John Bell fell victim to repeated bouts of illness, for which “Kate” claimed responsibility. While he lay sick in bed, twitching and jerking, the spirit cursed him continuously. Finally, the ordeals wore him down and he told one son that the end was coming. He went to bed and never recovered.
His family found him in a stupor on the morning of December 19, 1820. A strange bottle was found in the medicine cabinet. When the liquid was administered to a cat, the animal went into convulsions and died. “Kate” exultantly declared that she had poisoned him with the liquid while he was asleep. Bell died the next morning. “Kate” shrieked in triumph.
The torments of Betsy began to diminish, encouraging her to announce her engagement to Gardner. That brought on a renewed attack from “Kate.” In despair, Betsy broke the engagement and married another man, Dick Powell.
“Kate” announced to the Bell family that she would leave for seven years and marked her pledge with a cannonball- like object that rolled down the chimney and burst like smoke. As promised, “Kate” returned seven years later and plagued Mrs. Bell and two sons with scratchings and the pulling off of bed covers. They kept the return a secret, and the torments stopped after two weeks.
Before “Kate” left a second time, she visited the home of John Jr. and pledged to return in 107 years—in 1935— when she would bring bad tidings for Tennessee and the entire country. The year came and went without incident, but the area around the Bell farm is said to be haunted still.
The Bells never understood why they were singled out for such an unearthly attack. It is not known what the real Kate Batts had to say about it. Theories have been advanced that Betsy may have been a poltergeist agent. She was the right age, around puberty, and her strict Baptist upbringing may have caused repressed sexual guilt. She also may have had subconscious resentment toward her father. However, there is no evidence that she was unhappy or repressed. And, while the spirit did plague Betsy the most, it roved all over Robertson County and meddled in everyone’s affairs. Perhaps the intense resentment and hatred bottled up in the real Kate Batts created a Thoughtform that took on a life of its own.
John Bell was a wealthy planter in North Carolina who hired a foul-tempered overseer. The overseer abused the slaves and, some say, had an eye for Bell’s oldest daughter, Mary. Bell and the overseer had many clashes, which escalated until Bell lost control and shot the overseer to death. At his trial, Bell pleaded self-defense and was acquitted.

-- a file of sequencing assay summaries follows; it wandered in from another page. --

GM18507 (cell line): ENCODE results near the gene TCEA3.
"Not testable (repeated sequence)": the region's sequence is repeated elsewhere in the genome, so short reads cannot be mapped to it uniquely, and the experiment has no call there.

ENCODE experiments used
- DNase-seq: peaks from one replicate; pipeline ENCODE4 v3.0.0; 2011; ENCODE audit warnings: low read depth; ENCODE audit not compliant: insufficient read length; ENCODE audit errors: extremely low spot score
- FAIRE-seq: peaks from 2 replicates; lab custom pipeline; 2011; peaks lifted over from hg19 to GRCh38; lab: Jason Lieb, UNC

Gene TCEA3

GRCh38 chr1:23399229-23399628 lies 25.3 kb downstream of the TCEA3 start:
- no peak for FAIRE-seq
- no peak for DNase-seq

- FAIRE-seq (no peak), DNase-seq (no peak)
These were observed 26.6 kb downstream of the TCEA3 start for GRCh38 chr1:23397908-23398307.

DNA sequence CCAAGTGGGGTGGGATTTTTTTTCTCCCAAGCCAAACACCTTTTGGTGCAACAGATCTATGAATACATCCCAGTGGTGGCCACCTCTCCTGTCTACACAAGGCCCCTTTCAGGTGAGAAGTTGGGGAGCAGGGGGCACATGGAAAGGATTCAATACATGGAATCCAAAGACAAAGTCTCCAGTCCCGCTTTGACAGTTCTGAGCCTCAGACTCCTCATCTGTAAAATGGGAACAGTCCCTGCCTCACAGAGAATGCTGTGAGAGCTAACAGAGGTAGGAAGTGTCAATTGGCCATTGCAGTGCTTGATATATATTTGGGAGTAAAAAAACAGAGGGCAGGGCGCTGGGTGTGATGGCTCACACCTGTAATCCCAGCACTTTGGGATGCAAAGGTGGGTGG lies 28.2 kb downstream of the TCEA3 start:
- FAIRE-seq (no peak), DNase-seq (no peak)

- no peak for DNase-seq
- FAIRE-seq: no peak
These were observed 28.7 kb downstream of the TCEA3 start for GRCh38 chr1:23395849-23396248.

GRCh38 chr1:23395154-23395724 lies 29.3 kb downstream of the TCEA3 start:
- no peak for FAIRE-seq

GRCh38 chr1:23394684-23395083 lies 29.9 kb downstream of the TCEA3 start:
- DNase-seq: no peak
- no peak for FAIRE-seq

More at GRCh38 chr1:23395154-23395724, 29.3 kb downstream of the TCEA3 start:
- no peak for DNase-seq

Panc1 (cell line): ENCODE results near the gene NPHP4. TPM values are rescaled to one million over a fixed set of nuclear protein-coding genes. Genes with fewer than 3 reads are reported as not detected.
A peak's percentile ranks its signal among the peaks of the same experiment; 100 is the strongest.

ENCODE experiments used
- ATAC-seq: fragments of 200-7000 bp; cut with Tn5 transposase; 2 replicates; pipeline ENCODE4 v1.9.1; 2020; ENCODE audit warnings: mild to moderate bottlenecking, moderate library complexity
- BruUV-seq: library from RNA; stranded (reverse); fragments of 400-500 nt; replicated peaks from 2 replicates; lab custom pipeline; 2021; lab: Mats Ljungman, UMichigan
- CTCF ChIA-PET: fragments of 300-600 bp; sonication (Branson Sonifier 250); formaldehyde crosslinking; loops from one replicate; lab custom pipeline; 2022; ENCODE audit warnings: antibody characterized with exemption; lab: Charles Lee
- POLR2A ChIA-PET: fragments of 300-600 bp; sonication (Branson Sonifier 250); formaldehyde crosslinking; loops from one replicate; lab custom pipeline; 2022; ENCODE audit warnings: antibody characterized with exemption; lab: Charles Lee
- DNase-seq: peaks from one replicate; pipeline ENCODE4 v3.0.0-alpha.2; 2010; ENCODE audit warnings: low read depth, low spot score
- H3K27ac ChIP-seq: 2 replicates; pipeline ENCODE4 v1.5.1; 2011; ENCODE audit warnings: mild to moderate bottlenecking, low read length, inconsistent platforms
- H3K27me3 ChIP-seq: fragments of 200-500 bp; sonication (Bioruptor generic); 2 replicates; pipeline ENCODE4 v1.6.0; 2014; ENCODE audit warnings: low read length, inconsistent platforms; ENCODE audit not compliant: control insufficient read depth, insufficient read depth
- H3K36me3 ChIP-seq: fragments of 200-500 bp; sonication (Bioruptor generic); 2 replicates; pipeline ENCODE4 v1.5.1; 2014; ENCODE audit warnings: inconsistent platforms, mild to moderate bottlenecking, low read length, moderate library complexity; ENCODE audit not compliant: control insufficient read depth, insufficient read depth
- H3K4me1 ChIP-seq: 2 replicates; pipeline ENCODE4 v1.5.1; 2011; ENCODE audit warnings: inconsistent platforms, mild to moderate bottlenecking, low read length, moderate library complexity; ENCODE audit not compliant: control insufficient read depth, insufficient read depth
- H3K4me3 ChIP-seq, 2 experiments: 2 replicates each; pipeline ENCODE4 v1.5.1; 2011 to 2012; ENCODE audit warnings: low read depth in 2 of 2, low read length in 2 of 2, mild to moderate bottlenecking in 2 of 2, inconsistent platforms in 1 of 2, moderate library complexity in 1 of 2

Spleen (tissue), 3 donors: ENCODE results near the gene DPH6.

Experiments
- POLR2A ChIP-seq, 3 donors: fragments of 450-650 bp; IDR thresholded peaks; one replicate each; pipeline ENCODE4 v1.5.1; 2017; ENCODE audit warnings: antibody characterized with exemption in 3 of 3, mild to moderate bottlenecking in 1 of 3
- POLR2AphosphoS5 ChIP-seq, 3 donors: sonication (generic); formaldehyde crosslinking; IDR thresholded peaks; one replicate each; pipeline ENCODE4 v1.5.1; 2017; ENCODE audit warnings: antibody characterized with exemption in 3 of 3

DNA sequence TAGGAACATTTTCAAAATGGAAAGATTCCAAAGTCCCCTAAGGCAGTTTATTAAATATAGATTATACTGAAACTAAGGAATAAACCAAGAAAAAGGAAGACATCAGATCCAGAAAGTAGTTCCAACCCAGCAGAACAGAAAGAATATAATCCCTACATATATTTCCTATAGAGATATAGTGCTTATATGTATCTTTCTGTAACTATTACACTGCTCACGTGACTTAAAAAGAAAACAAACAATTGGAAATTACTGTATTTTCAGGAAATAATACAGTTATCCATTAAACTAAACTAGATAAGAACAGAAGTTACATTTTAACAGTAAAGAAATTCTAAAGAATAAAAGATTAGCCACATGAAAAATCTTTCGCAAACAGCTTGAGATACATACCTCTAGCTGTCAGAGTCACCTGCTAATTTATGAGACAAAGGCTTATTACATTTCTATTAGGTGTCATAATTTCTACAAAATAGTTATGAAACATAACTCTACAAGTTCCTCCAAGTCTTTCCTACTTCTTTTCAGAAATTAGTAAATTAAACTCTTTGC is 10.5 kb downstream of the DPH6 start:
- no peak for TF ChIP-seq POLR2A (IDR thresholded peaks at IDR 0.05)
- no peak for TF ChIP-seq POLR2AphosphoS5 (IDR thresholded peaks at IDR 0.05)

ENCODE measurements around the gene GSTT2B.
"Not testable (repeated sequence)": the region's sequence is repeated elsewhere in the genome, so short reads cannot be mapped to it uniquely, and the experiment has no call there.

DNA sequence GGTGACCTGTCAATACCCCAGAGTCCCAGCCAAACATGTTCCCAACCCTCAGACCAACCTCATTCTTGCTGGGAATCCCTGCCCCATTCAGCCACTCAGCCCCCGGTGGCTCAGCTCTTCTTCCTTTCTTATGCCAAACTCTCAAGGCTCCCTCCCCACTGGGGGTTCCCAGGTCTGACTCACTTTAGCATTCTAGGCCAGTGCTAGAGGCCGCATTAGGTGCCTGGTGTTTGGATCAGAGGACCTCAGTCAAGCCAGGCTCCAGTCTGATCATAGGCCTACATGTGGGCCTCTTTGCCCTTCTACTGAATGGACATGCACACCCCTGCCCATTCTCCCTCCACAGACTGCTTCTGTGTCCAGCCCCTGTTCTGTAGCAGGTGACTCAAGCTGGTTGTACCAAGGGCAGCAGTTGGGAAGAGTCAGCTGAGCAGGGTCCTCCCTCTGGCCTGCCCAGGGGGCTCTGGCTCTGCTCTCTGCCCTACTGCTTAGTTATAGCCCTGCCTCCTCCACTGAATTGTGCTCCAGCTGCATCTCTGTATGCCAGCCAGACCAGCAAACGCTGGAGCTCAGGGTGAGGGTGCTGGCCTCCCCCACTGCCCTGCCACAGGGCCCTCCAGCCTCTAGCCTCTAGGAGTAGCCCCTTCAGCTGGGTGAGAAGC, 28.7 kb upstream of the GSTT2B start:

After that, however, the Bell fortunes began to turn sour. The crops failed and he had to sell his slaves. Soon, he was broke. He sold his land and moved his family to Tennessee to start over again on a small piece of land near the home of Andrew Jackson.
Strange things began to happen in the Tennessee home. The children awoke in their beds each morning to find their hair tangled and their nightclothes snatched off. An old black woman told Bell his family was haunted by a witch, the “ha’nt,” or ghost, of the dead supervisor. She offered to spend a night under the children’s bed to find out for sure. In the middle of the night, the Bells were awakened by a horrible scream. They found the woman in a panic, claiming the ha’nt had pinched her, stuck her with pins, snatched the kinks out of her hair and whipped her.
The terrified Bells told their neighbors, including Jackson, who did not believe in ha’nts. As soon as he said so, he was struck by an invisible force which knocked his hat off his head and sent it flying. Mary, meanwhile, began to suffer nightmares in which a cold and heavy weight pressed the breath and life out of her chest. (See Old Hag.) The ha’nt appeared in her mirror and spoke to her.
These phenomena continued as Mary grew older. The ha’nt scared off all her boyfriends so that she received no marriage proposals. One night, the ha’nt spoke to the Bells from the andiron in the fireplace, telling them that he was in love with Mary and wanted to marry her. The Bells refused. The next day, Mary began to droop about, and her condition worsened over time until she was so ill she could not get out of bed. For a month she lay in bed, not responding to the ministrations of a doctor. One night, as her mother held her hand, she sat up suddenly and said she saw the ha’nt, and thought she was going to love him. Her face lit up with happiness and she died.